Other. People’s. Money.
They invest cash. You leverage your knowledge, systems and relationships with building niche sites.
It can be a huge win/win in all kinds of businesses.
Can you use other people’s money for launching, growing and selling niche sites?
You bet you can. I am. I’ve started with one site with one investor who made a fairly small investment. I want to see if the concept works. I think it will.
This article steps you through how I’m going about it.
But first, why use other people’s money?
Table of Contents
- What are the benefits of using other people’s money for growing niche websites?
- When does it make sense to use other people’s money?
- What do you do with other people’s money?
- What if you don’t hit the necessary net monthly income?
- Things to consider:
- Can you scale up using other people’s money?
- Will I scale up to hedge fund level?
What are the benefits of using other people’s money for growing niche websites?
There are several benefits. They are:
If you don’t have oodles of cash to pour into content, getting someone to finance it means you can grow a site faster. Take me for instance, I have 8 niche sites that require content regularly. If I want to add more, I have to part with more cash that won’t generate a positive return in many months.
An investor solves the problem. They invest in the content hoping for a return when the site earns cash and is sold at some point.
It’s a win/win… assuming all goes well.
If you have a successful site or two (or more), you have knowledge, systems and relationships that other people don’t have.
Systems: I have systems in place for growing multiple niche sites. For example, I’ve trained a great writing team to handle all my content, including putting all content on my sites. I just review it and click publish.
Relationships: I’m also accepted into premium header bidding networks and a very good video ad network. This means I can earn higher RPMs out-of-the-box due to my relationships.
Knowledge: I’m fairly knowledgeable about launching and building new niche sites. It’s faster for me having several sites growing than someone who has never done it.
Other web assets: I can use my other web assets to help speed up growth which makes it attractive for investors. I can drive some traffic to new sites from other email lists, social channels, push notifications, etc. While it doesn’t make sense to cross-promote all articles among audiences, there is often an opportunity to cross-promote some content.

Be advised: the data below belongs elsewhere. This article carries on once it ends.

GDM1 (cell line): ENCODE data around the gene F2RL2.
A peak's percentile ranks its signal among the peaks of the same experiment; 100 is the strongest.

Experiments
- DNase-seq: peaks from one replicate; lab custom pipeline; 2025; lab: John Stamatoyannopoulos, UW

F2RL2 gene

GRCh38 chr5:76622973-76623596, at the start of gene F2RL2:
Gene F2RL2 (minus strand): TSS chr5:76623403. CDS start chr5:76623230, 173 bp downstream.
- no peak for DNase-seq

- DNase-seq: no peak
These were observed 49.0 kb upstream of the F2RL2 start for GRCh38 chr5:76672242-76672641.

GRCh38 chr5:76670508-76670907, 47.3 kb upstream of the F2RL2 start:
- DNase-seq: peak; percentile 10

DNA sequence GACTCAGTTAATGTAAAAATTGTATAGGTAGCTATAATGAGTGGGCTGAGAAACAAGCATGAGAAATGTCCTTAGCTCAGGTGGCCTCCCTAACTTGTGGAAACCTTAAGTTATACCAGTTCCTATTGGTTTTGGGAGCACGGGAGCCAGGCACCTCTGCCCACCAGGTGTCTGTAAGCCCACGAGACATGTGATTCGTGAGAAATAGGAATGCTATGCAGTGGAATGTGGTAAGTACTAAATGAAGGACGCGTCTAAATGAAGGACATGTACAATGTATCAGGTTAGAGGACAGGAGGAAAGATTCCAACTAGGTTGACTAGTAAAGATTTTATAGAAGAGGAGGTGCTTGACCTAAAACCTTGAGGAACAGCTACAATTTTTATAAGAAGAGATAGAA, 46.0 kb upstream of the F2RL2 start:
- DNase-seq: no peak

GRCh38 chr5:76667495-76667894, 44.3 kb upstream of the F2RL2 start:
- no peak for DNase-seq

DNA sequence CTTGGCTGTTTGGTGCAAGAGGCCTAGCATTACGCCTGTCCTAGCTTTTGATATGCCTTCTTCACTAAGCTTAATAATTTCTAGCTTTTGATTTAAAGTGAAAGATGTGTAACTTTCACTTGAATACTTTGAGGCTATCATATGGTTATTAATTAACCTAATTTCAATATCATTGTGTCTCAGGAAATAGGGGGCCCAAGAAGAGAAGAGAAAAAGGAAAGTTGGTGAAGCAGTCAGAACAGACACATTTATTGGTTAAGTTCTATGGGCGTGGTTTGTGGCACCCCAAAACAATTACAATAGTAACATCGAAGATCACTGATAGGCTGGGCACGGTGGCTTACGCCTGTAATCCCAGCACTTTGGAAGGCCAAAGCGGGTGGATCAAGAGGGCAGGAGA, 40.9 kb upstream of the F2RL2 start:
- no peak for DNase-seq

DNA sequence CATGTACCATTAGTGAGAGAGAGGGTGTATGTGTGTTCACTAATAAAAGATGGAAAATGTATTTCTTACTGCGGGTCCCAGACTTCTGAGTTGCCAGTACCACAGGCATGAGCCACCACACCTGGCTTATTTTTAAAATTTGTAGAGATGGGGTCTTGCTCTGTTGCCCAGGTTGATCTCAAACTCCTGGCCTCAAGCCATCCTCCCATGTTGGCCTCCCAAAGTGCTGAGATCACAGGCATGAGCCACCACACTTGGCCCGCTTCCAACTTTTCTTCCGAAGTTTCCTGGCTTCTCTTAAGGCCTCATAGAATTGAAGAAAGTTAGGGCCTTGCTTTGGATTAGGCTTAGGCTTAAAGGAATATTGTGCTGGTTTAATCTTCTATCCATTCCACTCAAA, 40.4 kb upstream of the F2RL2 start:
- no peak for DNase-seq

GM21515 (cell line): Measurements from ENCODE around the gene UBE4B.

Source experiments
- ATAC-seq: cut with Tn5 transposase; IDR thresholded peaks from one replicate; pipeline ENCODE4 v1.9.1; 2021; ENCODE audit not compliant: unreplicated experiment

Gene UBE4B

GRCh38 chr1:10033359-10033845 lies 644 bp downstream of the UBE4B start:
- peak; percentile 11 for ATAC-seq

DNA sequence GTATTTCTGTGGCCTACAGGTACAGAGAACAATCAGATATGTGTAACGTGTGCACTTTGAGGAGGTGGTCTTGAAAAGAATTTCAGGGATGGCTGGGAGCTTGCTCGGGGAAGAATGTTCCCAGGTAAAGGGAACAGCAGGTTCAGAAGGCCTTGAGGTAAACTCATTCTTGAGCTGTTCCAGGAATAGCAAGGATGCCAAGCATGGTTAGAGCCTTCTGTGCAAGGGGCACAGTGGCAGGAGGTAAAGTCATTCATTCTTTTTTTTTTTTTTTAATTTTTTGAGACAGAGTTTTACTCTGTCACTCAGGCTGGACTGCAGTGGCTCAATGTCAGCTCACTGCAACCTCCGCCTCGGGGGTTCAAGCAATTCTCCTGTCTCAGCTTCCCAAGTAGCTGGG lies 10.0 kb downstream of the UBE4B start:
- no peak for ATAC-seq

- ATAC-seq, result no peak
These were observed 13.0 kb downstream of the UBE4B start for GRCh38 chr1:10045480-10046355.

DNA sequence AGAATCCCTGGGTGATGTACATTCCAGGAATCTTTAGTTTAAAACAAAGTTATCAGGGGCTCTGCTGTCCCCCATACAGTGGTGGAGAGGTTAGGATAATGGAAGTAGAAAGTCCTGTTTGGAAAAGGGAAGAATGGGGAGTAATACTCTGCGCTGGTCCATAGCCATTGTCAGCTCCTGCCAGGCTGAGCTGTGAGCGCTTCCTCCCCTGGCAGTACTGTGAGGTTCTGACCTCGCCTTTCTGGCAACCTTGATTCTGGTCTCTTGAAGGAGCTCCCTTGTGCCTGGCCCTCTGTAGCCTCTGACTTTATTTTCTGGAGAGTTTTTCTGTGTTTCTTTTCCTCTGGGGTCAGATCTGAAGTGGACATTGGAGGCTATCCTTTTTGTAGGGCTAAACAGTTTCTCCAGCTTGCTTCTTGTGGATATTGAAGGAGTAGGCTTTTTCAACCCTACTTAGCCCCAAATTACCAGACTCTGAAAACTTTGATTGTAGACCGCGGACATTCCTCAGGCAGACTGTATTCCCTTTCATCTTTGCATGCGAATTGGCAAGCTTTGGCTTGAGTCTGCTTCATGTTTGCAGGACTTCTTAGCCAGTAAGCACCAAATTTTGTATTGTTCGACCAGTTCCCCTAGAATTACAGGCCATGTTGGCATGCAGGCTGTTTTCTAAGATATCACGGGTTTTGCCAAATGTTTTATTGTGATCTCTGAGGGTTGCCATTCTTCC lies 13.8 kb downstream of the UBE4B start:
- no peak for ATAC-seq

When does it make sense to use other people’s money?
It’s up to you, but I think it makes sense once you have some success as well as systems in place to leverage the invested funds. You want to do all you can to ensure you and your investors earn a positive return.
It’s probably not a good idea to use other people’s money if you’re in early days with your first site. You want to learn the ropes and establish systems to make it likely everyone will benefit.
What do you do with other people’s money?
It all depends on your online business model, but if it’s a niche site or blog, it makes the most sense to invest in content and/or links. Content is the biggest ongoing cost and it’s the revenue driver.
You could also use it to buy traffic if you have profitable funnels set up but are short on cash flow.
The economics of using investor funds to grow niche sites
Let’s step through a few scenarios to see how things pan out using investor money.
For each scenario, assume the investor owns 50% of the website and you as site admin own 50%.
Scenario #1: $500 per month for 36 months
In this case, the total investment is $18,000.
Net monthly income at the 36-month mark: $1,000
Site value: $1,000 x 30 = $30,000
Assume all revenue was reinvested.